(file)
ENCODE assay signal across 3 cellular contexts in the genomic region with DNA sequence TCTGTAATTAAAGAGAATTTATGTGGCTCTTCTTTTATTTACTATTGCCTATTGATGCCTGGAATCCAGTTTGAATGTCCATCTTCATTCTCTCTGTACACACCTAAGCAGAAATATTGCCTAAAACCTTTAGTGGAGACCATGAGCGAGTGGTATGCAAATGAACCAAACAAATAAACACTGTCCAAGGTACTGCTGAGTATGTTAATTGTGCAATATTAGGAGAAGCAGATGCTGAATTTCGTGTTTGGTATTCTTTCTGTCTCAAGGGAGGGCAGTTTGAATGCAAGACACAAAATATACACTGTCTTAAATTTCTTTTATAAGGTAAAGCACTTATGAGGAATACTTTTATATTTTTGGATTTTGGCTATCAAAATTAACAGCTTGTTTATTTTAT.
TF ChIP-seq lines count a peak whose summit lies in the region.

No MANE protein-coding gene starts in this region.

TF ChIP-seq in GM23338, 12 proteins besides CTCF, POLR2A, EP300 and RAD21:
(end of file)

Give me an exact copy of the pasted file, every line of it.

ENCODE assay signal across 3 cellular contexts in the genomic region with DNA sequence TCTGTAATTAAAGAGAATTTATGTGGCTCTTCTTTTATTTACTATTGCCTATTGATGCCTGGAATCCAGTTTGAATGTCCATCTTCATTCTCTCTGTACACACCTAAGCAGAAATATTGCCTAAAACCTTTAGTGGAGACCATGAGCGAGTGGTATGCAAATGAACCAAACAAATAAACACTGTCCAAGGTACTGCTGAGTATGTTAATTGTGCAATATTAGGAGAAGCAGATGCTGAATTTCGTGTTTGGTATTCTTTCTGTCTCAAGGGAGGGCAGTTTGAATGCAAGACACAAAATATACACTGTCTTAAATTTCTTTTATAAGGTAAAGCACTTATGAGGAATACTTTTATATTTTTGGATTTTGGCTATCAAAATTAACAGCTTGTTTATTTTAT.
TF ChIP-seq lines count a peak whose summit lies in the region.

No MANE protein-coding gene starts in this region.

TF ChIP-seq in GM23338, 12 proteins besides CTCF, POLR2A, EP300 and RAD21: